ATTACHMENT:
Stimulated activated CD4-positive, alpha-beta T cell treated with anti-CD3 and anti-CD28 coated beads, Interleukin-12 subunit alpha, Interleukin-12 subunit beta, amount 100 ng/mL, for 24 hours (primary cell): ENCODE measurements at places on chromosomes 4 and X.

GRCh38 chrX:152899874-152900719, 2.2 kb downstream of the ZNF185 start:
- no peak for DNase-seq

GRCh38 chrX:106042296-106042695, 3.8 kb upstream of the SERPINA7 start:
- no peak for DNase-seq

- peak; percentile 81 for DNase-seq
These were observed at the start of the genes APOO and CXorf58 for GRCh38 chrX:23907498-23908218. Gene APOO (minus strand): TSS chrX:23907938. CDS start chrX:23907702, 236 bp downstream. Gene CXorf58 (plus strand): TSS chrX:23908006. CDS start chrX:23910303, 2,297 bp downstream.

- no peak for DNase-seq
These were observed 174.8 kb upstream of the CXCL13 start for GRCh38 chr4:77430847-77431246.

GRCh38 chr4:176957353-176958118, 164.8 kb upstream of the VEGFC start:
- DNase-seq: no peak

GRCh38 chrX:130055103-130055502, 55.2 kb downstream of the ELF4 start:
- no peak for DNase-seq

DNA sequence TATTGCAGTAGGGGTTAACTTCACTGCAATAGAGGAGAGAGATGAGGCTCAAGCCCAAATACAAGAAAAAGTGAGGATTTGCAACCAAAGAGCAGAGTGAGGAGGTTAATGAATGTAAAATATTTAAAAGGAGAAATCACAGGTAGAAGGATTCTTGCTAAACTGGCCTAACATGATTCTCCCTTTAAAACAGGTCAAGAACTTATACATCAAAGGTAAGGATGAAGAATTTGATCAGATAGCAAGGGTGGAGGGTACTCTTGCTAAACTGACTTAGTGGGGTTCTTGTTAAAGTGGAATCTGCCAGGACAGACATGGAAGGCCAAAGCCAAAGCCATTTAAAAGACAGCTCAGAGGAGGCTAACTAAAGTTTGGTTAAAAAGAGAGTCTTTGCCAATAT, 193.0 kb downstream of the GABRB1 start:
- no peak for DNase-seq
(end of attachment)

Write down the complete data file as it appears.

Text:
Stimulated activated CD4-positive, alpha-beta T cell treated with anti-CD3 and anti-CD28 coated beads, Interleukin-12 subunit alpha, Interleukin-12 subunit beta, amount 100 ng/mL, for 24 hours (primary cell): ENCODE measurements at places on chromosomes 4 and X.

GRCh38 chrX:152899874-152900719, 2.2 kb downstream of the ZNF185 start:
- no peak for DNase-seq

GRCh38 chrX:106042296-106042695, 3.8 kb upstream of the SERPINA7 start:
- no peak for DNase-seq

- peak; percentile 81 for DNase-seq
These were observed at the start of the genes APOO and CXorf58 for GRCh38 chrX:23907498-23908218. Gene APOO (minus strand): TSS chrX:23907938. CDS start chrX:23907702, 236 bp downstream. Gene CXorf58 (plus strand): TSS chrX:23908006. CDS start chrX:23910303, 2,297 bp downstream.

- no peak for DNase-seq
These were observed 174.8 kb upstream of the CXCL13 start for GRCh38 chr4:77430847-77431246.

GRCh38 chr4:176957353-176958118, 164.8 kb upstream of the VEGFC start:
- DNase-seq: no peak

GRCh38 chrX:130055103-130055502, 55.2 kb downstream of the ELF4 start:
- no peak for DNase-seq

DNA sequence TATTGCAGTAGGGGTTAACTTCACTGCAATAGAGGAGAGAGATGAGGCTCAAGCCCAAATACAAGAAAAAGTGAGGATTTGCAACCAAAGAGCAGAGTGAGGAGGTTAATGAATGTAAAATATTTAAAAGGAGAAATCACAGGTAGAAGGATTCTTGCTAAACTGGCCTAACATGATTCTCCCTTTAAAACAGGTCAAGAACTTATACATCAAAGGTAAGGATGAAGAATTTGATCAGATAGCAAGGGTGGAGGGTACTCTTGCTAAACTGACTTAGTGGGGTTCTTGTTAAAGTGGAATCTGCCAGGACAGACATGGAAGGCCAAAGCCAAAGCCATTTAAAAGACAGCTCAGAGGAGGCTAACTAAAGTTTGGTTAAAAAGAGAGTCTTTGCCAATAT, 193.0 kb downstream of the GABRB1 start:
- no peak for DNase-seq